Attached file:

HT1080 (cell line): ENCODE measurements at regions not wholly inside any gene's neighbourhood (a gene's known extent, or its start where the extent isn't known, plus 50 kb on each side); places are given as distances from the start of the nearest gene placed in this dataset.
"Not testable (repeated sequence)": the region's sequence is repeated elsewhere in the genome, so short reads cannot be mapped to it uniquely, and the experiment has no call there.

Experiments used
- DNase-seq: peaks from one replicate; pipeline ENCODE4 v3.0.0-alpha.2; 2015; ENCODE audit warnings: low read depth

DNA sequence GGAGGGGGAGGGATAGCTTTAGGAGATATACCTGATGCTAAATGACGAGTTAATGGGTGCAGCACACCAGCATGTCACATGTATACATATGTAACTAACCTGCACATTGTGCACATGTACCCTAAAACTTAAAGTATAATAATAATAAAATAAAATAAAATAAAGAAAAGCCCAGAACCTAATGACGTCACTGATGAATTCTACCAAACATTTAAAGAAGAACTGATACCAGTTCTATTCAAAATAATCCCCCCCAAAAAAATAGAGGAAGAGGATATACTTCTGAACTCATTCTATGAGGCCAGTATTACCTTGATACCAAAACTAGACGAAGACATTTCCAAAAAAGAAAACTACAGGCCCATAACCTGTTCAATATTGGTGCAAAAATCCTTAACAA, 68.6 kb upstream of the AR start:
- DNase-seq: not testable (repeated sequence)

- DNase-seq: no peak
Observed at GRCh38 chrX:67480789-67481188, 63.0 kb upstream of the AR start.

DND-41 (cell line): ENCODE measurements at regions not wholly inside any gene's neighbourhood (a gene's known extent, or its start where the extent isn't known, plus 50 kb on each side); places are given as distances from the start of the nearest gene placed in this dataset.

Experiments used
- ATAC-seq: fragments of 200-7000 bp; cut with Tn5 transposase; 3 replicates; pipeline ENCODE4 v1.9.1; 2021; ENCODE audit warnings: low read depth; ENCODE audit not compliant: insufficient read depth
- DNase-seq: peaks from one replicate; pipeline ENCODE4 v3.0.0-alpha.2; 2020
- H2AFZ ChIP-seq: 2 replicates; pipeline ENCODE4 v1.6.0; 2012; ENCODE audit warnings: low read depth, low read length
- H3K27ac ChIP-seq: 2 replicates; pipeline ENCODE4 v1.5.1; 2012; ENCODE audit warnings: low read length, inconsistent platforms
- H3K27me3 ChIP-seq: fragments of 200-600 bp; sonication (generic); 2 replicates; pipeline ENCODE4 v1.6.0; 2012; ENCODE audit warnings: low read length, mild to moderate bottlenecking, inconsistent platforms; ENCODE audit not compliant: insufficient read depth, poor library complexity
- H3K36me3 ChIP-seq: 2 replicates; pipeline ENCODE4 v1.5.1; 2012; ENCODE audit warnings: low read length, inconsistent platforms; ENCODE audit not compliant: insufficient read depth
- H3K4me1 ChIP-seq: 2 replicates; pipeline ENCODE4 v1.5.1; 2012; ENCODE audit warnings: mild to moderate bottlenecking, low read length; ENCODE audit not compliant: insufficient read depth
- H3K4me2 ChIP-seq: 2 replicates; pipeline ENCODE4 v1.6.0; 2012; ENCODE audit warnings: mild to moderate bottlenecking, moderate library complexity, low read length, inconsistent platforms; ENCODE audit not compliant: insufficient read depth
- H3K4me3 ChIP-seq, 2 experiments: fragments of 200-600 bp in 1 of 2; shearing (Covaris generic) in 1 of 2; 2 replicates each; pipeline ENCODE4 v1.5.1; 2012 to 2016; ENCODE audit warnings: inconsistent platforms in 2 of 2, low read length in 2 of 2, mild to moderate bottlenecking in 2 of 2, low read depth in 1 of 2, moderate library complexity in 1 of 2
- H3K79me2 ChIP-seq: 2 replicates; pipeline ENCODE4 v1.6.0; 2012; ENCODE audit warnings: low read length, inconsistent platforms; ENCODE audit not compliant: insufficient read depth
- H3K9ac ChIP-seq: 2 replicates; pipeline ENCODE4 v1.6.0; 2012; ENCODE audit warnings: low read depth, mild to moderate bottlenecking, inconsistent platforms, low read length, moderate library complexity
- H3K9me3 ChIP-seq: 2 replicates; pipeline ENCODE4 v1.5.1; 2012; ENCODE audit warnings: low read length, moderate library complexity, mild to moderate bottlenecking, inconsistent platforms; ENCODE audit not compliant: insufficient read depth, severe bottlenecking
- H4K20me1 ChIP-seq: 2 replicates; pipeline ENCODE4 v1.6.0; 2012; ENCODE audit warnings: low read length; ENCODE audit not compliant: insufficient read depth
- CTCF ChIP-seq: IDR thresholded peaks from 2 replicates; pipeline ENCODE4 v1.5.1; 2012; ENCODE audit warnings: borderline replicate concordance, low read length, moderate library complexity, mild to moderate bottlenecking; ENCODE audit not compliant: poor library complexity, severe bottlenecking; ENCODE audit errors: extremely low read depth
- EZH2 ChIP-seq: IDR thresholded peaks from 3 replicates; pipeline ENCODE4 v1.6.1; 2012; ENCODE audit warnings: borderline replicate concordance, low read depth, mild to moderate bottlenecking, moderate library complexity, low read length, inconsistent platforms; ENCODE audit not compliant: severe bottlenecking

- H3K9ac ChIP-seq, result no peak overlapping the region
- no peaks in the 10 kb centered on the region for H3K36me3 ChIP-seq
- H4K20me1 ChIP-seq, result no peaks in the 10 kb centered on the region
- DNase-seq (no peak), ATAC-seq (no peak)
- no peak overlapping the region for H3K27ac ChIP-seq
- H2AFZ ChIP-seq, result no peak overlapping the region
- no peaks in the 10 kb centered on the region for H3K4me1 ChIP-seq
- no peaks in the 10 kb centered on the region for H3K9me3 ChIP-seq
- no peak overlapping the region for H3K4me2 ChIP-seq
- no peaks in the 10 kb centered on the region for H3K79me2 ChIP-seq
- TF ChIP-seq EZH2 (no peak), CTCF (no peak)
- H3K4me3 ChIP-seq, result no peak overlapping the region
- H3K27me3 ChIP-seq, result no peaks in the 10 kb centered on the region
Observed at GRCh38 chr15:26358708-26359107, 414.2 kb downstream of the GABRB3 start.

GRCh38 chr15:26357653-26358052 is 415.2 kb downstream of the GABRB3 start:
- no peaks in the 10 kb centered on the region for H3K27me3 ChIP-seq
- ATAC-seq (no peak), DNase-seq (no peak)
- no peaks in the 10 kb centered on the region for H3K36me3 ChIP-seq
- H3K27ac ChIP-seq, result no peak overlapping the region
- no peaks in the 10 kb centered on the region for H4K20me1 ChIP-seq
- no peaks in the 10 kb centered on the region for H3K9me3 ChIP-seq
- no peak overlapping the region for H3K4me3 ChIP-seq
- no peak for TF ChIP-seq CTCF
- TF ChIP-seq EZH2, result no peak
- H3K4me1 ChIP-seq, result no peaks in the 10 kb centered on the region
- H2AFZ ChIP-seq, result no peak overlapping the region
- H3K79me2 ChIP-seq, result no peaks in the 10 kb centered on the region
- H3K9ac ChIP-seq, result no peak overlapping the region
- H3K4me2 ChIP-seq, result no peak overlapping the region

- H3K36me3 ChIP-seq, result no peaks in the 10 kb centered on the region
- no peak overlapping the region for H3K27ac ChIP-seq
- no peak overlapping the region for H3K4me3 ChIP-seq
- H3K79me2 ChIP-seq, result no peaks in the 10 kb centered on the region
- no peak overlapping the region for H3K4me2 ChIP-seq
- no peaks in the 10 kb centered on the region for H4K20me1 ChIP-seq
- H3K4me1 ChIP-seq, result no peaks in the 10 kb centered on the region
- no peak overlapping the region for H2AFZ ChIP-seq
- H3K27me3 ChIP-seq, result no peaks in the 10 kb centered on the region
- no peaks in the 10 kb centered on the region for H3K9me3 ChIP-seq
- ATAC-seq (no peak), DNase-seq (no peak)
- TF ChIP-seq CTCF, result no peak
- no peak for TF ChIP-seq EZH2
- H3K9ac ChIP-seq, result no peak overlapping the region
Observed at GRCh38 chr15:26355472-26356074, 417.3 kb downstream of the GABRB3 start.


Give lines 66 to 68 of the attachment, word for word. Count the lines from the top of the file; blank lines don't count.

- TF ChIP-seq CTCF, result no peak
- no peak for TF ChIP-seq EZH2
- H3K9ac ChIP-seq, result no peak overlapping the region